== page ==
However, not everything in the Eastern Mediterranean deserves to be approached through so Stygian black a shade of analysis. Israel, for example, is gradually becoming an IT superpower. The so-called Fourth Industrial Revolution has been hastened on an international level by Israeli companies and academic institutions that are actively researching and manufacturing. This might lead the whole region into a “Hi-Tech Spring” that could generate wealth, open up new jobs, tackle unemployment and radicalization among underprivileged youth, and counter the negative aura of the “Arab Spring” that continues to torment the region.
Cyprus, too, has left the economic crisis behind and now has the potential to be a reliable partner with the western world in transforming the Eastern Mediterranean into a lake of technological advancement.
Last but not least, the US has shown that it has returned to the region for good after a short but critical period that will be labeled in the historical analysis as one of cognitive denial – a period during which Russia took the opportunity to reestablish itself in the region. Washington’s recent decision to move the US Embassy to Jerusalem, the capital of the state of Israel since King David’s reign, is a pivotal political move that may result in a strengthening of the Realist side within the Palestinian Authority and, as a result, enable positive steps towards resolving the conundrum of the Palestinian Question.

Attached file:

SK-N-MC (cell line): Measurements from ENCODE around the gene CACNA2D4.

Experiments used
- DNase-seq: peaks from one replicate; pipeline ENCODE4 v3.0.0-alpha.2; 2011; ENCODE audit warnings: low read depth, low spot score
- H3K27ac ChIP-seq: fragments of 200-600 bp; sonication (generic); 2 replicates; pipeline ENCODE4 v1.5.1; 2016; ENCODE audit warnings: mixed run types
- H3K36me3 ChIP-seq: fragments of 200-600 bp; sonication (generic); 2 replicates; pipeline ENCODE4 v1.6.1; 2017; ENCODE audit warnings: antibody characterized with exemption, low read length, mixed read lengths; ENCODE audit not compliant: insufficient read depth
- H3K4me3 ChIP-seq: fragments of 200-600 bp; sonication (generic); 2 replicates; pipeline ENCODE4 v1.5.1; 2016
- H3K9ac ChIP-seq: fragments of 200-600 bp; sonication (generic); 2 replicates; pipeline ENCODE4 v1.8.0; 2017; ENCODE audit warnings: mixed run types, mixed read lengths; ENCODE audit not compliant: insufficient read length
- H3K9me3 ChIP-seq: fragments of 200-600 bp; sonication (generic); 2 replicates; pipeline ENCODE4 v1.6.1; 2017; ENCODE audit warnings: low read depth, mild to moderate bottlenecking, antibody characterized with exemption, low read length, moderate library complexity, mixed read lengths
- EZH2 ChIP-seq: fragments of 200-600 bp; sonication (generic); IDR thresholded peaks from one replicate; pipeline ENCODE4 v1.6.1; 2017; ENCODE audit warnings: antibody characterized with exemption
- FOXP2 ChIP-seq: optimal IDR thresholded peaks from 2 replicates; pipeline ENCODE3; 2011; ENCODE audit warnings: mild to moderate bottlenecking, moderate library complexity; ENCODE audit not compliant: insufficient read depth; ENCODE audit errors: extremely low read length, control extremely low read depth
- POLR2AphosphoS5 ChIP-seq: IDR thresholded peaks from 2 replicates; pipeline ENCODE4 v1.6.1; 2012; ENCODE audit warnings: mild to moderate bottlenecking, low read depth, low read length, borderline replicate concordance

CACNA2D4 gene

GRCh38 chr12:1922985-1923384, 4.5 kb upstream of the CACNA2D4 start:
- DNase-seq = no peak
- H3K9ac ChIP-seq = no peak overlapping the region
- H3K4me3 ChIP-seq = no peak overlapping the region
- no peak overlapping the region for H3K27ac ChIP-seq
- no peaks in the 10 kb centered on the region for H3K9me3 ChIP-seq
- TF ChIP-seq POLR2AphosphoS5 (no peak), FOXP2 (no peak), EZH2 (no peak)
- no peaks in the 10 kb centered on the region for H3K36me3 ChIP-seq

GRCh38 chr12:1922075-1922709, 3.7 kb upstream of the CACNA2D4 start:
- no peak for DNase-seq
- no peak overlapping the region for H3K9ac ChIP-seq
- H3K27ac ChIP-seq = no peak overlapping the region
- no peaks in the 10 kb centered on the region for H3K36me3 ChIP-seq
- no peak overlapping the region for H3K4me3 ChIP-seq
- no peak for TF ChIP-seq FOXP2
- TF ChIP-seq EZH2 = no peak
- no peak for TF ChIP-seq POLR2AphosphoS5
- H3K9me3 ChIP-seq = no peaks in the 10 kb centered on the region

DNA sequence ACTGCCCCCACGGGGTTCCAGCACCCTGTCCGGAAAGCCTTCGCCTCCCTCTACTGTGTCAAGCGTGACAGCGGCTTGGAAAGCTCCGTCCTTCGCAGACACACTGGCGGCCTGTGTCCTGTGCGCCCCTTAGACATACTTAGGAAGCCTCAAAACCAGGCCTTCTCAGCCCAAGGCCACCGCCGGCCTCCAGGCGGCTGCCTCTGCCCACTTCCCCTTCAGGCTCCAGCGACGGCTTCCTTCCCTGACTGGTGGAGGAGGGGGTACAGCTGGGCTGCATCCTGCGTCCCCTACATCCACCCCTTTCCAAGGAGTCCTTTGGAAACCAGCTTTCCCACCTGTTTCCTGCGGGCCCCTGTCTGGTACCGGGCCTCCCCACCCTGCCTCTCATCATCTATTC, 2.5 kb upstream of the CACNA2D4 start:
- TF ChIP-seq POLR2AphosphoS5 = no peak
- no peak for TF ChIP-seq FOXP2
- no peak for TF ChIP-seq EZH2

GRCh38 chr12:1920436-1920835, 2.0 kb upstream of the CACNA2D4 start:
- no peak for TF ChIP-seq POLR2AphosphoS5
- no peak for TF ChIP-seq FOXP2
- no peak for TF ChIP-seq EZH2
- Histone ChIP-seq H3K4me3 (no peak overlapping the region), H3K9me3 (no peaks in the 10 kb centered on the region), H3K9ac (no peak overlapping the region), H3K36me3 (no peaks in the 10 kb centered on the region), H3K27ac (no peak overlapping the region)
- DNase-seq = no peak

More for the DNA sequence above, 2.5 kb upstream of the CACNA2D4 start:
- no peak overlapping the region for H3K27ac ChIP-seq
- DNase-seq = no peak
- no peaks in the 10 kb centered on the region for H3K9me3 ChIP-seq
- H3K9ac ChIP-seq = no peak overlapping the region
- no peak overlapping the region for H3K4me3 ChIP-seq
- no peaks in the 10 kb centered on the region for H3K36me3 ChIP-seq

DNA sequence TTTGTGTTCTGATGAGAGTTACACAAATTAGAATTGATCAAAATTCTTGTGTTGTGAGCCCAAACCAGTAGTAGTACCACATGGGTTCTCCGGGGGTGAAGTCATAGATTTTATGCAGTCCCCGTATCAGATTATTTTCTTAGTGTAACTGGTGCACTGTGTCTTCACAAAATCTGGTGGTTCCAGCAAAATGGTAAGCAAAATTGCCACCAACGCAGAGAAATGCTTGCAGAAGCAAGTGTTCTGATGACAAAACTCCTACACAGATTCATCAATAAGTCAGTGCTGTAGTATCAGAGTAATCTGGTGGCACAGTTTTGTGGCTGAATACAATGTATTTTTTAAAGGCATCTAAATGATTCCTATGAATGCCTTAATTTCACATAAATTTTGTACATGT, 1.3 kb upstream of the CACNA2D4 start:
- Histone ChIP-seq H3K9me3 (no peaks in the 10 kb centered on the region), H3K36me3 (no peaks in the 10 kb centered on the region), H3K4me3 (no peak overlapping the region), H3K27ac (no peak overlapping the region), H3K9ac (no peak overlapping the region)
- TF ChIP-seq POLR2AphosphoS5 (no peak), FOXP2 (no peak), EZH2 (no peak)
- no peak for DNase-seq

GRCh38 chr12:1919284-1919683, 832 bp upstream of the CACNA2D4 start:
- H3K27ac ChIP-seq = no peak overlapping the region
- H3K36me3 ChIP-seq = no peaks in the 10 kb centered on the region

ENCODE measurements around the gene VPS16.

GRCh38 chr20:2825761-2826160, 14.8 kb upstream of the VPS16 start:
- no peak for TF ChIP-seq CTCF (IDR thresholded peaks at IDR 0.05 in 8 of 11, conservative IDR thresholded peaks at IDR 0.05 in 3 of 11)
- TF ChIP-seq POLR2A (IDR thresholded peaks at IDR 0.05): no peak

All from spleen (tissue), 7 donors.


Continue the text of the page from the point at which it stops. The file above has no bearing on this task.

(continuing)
Quite often in international politics, a bold decision is the only useful step with which to achieve advancement. The Balfour Declaration and the embassy move are excellent examples. Also, Washington’s decision to reactivate the Second Fleet in order to bolster the US and NATO presence in the Atlantic means the role of the Sixth Fleet becomes even more salient, a development that strengthens the strategic triangle of Greece-Cyprus-Israel through the multidimensional operational advancement of NATO’s infrastructure in Greece and through close cooperation of the three states at the military level.
The US is also now showing a clear interest in challenging Russian Sharp Power and its consequences in the Eastern Mediterranean and in the Balkan states as well. This may result not only in a strengthening of social awareness in general but also in a more stable and effective domestic political apparatus.